Instead of a stress test, maybe we need a "smell" test for the banks. Today, Wells Fargo "surprised" Wall Street by saying it's expecting a record profit for the first quarter. There may be logical explanations for this, but something doesn't smell quite right.
Wells says mortgage applications were a big driver of revenue in Q1, both new loans and refinancing. From Bloomberg:
Wells Fargo reported $100 billion in mortgage loans during the quarter, and said second-quarter originations are likely to be strong.
"There is a lot of activity at the lower end of the housing market," Chief Financial Officer Howard Atkins said in a telephone interview. "We are a lot closer to the bottom."
I can buy being "closer" to the bottom, but I question how much closer and how far away the bottom is. What about the 600,000 foreclosed homes being held back from the market (as I pointed out yesterday)?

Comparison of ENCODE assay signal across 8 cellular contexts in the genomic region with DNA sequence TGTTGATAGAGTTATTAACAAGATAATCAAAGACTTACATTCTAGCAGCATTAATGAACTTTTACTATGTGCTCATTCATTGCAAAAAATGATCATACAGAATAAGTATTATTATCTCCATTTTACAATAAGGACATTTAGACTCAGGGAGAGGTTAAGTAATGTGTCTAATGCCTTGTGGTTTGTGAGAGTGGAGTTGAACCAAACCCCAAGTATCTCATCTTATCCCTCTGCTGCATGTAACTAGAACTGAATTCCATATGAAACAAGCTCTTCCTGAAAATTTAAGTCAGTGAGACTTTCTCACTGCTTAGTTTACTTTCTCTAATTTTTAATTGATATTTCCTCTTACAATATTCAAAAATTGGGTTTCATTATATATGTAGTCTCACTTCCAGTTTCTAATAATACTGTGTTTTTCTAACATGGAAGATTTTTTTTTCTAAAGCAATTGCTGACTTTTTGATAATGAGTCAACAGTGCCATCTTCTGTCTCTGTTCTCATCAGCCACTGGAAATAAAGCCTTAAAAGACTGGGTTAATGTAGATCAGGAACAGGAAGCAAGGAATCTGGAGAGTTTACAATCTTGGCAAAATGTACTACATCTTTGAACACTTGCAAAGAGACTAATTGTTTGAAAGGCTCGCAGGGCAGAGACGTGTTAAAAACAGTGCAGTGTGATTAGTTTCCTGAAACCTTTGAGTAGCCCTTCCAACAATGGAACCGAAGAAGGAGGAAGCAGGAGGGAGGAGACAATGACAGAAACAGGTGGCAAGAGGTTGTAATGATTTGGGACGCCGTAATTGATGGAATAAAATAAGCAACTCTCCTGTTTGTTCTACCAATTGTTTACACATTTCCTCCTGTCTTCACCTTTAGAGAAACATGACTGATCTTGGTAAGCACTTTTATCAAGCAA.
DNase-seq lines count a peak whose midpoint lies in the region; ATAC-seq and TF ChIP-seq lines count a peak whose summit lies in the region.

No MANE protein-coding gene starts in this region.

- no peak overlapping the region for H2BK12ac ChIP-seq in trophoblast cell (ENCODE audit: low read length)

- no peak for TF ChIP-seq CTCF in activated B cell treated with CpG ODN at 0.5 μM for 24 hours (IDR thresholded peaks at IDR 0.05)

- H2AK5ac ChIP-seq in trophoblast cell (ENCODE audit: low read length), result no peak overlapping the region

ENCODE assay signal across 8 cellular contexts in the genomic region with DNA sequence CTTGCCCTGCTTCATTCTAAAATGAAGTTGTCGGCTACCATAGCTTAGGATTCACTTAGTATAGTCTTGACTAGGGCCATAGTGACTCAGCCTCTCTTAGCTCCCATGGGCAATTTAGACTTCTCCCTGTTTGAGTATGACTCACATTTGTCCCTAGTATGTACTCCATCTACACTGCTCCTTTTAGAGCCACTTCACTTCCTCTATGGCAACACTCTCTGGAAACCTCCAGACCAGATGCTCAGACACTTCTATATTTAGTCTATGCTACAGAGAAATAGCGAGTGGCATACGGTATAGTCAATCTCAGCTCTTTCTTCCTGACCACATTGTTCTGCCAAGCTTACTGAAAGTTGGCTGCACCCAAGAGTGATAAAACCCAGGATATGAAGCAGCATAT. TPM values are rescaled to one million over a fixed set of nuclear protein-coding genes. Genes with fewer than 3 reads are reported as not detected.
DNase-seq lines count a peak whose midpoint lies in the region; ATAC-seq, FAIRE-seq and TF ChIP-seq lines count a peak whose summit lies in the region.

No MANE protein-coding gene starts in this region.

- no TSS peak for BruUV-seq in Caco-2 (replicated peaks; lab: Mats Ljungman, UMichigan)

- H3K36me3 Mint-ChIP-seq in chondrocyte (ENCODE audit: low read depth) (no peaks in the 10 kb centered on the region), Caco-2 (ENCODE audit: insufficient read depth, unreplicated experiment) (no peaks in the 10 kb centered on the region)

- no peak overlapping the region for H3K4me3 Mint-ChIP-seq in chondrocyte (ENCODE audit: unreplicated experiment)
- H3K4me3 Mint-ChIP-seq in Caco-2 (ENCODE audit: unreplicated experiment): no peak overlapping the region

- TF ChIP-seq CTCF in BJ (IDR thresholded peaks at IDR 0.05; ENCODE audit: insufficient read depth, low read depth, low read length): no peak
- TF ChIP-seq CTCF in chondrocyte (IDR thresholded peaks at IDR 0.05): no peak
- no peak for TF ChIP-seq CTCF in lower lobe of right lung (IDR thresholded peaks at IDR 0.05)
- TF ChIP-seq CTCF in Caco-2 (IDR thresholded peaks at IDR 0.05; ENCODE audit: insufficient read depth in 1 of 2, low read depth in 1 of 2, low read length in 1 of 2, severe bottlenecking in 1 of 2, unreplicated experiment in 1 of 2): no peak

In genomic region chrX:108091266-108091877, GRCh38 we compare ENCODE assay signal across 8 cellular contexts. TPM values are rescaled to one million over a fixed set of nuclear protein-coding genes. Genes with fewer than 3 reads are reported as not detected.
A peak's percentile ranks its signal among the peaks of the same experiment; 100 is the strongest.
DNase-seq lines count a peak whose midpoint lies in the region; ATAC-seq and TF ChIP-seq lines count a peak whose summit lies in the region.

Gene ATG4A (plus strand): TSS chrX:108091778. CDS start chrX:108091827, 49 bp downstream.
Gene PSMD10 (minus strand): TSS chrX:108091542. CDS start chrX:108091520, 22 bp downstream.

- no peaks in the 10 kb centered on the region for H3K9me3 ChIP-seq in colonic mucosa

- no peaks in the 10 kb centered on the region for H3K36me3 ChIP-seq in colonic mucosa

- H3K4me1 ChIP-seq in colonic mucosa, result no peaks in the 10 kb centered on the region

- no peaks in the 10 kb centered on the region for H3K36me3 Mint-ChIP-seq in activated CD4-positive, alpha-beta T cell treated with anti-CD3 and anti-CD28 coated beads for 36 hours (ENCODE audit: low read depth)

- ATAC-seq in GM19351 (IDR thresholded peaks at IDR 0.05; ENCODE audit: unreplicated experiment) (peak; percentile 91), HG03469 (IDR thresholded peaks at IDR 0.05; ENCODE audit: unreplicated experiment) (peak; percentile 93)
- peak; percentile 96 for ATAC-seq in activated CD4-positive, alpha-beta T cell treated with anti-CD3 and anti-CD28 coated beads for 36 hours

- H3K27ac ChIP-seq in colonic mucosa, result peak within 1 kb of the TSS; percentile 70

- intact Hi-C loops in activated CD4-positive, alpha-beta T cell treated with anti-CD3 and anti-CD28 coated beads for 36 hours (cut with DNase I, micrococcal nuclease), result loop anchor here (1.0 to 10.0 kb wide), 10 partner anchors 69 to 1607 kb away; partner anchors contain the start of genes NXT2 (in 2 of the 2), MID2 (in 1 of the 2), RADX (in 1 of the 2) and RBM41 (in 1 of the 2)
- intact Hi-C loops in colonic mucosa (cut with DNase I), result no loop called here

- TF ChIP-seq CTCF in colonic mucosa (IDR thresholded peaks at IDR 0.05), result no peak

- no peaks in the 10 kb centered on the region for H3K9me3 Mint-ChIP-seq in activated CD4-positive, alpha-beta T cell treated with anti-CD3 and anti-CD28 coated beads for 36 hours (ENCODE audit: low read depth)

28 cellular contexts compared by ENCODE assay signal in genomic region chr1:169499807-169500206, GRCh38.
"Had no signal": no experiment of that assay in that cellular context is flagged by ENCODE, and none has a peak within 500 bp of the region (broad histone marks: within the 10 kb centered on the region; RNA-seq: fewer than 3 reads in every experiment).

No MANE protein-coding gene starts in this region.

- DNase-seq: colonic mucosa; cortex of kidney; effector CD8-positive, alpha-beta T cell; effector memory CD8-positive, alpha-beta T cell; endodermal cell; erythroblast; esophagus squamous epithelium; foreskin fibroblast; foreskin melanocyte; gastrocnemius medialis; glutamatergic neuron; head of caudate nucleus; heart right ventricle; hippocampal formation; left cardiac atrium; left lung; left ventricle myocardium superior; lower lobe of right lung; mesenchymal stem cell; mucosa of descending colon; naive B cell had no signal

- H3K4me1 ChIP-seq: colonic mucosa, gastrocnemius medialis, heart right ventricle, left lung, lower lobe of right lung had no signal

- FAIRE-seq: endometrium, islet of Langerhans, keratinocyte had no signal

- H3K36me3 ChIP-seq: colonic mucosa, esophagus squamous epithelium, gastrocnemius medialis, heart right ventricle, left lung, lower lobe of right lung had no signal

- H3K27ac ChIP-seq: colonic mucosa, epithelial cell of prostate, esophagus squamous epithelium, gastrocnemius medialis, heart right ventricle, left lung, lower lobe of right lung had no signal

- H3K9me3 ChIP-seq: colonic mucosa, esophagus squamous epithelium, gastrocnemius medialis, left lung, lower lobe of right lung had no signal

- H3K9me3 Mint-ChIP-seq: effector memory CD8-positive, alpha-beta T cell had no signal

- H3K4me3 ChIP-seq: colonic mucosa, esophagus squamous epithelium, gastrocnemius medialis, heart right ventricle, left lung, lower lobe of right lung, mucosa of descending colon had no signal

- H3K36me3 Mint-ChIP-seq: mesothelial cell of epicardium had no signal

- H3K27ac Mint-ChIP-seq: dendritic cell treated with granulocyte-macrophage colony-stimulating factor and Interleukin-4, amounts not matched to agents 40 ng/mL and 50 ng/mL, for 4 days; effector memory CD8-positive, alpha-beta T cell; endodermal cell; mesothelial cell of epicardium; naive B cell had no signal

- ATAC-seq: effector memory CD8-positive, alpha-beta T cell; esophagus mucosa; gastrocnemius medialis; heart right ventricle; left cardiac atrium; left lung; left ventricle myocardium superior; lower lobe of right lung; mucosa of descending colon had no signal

Wells says it's benefiting from so many mortgage companies going under. Atkins: "Margins are better because of the competitive situation. A lot of the irrational players are out of the market."
I'm still buying it. Makes sense. Wells also bought Wachovia at the end of last year and those Wachovia branches accounted for 40% of Q1 revenue.
But Wells has about $1.3 trillion dollars in assets on its balance sheet. More than half of those came from Wachovia, including $122 billion in ARM mortgages. And that's where the stench is coming from.
Did Wells use the new relaxed accounting rules to make the books look better? I guarantee you they did. Banks now have much more latitude in determining the value of "toxic" assets.
Wells is in better shape than some of the other big banks and might be able to sell some of those assets in the PPIP.
But if the mark-to-market rules hadn't been changed, I wonder whether Wells would really smell this rosy.